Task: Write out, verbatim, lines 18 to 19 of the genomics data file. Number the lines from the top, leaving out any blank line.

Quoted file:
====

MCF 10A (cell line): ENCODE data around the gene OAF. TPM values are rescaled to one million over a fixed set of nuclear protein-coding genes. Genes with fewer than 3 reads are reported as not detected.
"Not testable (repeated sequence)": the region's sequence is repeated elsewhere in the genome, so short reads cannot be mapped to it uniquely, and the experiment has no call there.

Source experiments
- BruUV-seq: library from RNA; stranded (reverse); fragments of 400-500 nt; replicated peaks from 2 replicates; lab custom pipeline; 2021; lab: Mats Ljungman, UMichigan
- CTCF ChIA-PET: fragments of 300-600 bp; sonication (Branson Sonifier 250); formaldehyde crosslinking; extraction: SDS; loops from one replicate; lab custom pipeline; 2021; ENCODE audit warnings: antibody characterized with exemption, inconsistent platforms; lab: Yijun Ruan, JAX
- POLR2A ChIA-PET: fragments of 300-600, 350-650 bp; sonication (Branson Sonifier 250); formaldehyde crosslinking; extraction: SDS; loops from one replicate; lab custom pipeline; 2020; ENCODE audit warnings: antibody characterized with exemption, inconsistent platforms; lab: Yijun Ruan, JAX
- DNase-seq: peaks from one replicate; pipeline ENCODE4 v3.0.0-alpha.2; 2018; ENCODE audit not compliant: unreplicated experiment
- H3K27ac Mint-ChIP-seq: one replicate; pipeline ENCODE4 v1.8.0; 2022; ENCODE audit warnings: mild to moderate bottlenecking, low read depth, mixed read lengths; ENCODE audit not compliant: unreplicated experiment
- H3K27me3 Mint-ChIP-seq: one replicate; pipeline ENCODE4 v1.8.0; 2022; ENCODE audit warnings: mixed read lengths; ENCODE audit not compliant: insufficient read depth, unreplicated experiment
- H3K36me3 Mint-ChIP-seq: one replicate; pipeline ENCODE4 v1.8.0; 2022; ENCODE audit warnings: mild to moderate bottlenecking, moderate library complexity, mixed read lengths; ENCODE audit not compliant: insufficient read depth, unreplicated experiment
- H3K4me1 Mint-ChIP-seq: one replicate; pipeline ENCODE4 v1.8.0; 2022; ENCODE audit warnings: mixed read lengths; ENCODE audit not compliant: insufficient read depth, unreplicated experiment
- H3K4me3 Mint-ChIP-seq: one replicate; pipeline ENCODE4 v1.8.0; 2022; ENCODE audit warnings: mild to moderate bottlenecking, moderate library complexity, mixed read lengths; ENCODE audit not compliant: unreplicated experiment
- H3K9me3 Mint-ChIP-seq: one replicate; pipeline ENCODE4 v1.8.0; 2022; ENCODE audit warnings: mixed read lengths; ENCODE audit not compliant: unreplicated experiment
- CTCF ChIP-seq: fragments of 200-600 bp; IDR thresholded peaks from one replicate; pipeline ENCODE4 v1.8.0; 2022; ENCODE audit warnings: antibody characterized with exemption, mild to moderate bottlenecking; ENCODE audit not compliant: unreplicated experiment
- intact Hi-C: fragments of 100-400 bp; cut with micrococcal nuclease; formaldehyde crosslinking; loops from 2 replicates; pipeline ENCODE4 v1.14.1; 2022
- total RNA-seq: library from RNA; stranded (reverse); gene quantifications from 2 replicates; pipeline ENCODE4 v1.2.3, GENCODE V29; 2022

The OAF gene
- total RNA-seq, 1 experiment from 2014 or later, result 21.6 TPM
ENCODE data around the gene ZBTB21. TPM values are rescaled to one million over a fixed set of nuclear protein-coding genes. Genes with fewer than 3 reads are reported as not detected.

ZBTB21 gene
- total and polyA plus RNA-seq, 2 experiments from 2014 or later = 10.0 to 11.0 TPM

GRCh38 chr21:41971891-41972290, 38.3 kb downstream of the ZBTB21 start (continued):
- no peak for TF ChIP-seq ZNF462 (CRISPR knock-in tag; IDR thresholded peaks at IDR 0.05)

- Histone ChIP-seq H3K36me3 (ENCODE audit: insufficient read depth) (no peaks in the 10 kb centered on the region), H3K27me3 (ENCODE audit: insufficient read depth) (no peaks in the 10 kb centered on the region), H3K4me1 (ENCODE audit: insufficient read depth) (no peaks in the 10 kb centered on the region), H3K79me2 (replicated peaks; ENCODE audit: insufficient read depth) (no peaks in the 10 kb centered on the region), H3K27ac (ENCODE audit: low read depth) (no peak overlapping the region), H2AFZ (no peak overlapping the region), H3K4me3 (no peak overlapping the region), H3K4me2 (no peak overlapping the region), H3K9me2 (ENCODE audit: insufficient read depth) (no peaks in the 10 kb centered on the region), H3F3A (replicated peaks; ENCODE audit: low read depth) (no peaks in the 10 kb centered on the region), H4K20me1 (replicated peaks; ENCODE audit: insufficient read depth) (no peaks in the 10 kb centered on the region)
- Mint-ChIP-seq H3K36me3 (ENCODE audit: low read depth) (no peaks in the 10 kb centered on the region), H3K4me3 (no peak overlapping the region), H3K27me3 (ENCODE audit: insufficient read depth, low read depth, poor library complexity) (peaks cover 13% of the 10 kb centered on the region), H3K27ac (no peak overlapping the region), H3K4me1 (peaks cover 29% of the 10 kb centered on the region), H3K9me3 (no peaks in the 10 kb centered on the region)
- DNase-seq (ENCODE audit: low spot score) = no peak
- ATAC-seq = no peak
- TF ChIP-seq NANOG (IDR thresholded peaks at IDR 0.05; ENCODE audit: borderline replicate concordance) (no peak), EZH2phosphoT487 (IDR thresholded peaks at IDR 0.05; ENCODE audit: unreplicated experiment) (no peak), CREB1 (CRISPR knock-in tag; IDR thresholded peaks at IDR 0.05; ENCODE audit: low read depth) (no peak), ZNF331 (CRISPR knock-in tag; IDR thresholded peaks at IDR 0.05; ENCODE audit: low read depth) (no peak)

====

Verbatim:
- total RNA-seq, 1 experiment from 2014 or later, result 21.6 TPM
ENCODE data around the gene ZBTB21. TPM values are rescaled to one million over a fixed set of nuclear protein-coding genes. Genes with fewer than 3 reads are reported as not detected.